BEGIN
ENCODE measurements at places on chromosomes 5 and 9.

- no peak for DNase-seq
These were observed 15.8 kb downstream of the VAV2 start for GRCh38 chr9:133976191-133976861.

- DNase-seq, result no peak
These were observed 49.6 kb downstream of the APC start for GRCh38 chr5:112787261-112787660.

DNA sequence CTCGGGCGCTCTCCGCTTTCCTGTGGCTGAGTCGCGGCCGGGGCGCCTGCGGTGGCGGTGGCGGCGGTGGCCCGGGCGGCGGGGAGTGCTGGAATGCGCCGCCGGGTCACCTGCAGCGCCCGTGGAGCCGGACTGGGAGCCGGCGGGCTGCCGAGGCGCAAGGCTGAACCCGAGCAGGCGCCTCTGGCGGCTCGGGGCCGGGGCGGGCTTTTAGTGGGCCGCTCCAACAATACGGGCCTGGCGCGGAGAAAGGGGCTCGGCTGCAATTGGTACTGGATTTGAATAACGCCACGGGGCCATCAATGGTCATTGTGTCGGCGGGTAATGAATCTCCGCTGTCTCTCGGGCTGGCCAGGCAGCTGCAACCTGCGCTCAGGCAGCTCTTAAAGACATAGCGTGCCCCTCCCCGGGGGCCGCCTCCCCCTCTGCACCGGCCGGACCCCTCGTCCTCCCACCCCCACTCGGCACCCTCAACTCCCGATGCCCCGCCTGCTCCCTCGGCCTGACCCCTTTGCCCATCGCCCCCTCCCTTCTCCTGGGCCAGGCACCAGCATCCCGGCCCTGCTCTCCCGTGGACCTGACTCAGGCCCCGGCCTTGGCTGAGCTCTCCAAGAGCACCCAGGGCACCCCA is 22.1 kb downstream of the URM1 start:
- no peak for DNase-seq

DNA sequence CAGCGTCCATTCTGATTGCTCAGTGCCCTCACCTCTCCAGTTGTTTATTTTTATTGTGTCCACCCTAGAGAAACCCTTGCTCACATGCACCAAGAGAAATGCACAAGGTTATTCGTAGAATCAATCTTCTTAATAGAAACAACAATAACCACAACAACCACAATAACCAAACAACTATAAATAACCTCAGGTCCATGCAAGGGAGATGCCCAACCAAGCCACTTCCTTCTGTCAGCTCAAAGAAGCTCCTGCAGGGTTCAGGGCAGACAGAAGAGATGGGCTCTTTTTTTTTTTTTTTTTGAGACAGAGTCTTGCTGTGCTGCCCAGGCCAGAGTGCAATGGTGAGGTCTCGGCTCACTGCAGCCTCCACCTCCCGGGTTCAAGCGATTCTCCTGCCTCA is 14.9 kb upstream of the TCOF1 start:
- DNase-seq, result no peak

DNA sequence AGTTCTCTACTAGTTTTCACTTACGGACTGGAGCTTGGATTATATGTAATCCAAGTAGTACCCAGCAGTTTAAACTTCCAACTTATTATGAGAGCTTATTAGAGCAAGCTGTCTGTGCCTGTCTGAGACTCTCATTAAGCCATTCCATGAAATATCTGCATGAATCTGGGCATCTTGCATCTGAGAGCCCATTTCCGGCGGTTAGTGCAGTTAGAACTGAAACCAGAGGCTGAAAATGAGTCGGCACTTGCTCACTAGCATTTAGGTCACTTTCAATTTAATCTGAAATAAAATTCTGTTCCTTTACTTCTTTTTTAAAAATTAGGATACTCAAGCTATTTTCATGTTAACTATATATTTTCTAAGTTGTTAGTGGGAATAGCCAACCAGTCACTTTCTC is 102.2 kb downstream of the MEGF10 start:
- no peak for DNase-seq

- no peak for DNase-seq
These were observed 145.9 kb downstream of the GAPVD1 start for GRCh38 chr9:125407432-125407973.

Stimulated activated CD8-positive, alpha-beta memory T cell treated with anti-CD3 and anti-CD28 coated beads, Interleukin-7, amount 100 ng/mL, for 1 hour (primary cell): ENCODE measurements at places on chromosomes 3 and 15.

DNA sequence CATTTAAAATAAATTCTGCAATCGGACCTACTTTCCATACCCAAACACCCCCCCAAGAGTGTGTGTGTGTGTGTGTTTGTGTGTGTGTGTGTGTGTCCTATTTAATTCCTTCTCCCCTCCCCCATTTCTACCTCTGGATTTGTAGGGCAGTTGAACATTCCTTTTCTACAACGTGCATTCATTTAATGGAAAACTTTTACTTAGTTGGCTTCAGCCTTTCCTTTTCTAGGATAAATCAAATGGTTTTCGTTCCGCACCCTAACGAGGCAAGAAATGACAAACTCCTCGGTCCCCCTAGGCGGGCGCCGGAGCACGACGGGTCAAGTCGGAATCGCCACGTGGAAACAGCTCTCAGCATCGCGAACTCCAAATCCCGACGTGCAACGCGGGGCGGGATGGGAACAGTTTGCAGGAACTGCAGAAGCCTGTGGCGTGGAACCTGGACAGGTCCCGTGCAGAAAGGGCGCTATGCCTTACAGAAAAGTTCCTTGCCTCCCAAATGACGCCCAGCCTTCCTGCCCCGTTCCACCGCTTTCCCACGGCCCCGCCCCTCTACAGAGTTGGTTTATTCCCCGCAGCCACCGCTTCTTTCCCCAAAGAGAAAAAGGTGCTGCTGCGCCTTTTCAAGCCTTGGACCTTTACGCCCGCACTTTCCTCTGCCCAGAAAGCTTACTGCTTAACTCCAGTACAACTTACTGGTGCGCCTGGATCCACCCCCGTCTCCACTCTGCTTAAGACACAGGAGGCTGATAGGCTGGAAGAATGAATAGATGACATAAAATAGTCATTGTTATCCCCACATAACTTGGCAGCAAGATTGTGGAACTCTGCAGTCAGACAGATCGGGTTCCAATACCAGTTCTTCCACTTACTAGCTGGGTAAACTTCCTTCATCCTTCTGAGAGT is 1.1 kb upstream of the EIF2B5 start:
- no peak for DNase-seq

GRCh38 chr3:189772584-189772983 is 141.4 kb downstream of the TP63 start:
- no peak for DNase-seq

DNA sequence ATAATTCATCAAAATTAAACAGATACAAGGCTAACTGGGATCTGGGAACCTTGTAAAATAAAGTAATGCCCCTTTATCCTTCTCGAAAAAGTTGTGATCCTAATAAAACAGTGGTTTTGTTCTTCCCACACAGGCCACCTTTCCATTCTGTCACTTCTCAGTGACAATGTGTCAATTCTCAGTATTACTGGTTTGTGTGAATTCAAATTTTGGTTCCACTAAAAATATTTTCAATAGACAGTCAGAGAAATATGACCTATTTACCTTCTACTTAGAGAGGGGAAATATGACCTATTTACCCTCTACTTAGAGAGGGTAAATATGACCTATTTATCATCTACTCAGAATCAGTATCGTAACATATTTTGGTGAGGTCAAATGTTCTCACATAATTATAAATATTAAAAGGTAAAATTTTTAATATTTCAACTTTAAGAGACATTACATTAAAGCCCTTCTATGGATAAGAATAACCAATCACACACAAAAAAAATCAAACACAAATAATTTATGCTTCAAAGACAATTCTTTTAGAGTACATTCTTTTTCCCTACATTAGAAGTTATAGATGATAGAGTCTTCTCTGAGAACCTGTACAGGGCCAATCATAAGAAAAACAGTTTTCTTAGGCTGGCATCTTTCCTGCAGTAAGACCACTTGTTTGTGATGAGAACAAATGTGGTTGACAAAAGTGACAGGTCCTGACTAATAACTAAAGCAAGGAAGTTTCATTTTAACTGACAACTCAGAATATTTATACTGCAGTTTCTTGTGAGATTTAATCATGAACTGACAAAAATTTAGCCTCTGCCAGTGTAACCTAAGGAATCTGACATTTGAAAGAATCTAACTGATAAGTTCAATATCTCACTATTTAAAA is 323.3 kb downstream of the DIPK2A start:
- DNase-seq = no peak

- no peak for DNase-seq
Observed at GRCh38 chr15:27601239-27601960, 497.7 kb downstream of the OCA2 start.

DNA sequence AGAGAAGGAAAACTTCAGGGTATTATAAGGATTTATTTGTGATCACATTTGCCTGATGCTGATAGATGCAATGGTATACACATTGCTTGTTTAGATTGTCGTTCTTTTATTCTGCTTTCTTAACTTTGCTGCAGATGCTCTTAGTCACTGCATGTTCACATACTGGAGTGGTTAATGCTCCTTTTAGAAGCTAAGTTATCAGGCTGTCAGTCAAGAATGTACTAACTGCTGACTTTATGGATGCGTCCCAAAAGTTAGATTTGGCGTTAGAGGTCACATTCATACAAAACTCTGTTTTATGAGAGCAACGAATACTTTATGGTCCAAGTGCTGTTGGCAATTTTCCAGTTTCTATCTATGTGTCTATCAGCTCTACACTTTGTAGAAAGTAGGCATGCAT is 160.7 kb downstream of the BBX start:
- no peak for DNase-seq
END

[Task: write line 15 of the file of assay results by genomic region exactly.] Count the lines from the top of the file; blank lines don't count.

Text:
DNA sequence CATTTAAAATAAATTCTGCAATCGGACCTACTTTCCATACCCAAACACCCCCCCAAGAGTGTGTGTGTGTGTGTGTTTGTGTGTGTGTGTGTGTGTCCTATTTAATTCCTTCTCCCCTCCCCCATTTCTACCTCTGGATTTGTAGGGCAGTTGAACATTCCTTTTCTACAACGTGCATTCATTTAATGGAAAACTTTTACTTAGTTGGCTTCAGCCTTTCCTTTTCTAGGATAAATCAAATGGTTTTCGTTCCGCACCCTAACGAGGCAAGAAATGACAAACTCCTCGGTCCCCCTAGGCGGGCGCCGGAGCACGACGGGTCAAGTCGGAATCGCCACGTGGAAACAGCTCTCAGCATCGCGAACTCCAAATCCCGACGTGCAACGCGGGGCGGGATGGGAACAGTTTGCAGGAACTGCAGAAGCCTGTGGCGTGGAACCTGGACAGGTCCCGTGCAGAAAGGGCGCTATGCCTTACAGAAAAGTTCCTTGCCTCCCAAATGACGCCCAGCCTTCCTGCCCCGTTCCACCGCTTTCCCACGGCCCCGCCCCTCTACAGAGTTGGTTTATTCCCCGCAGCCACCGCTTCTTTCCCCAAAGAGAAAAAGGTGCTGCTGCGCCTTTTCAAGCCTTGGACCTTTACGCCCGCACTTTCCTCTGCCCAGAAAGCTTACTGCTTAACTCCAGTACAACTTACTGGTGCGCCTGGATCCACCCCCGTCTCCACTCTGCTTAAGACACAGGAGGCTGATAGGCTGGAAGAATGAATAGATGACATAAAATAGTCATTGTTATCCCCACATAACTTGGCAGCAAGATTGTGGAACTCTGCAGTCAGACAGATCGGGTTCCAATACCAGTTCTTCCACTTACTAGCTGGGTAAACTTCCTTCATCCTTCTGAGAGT is 1.1 kb upstream of the EIF2B5 start: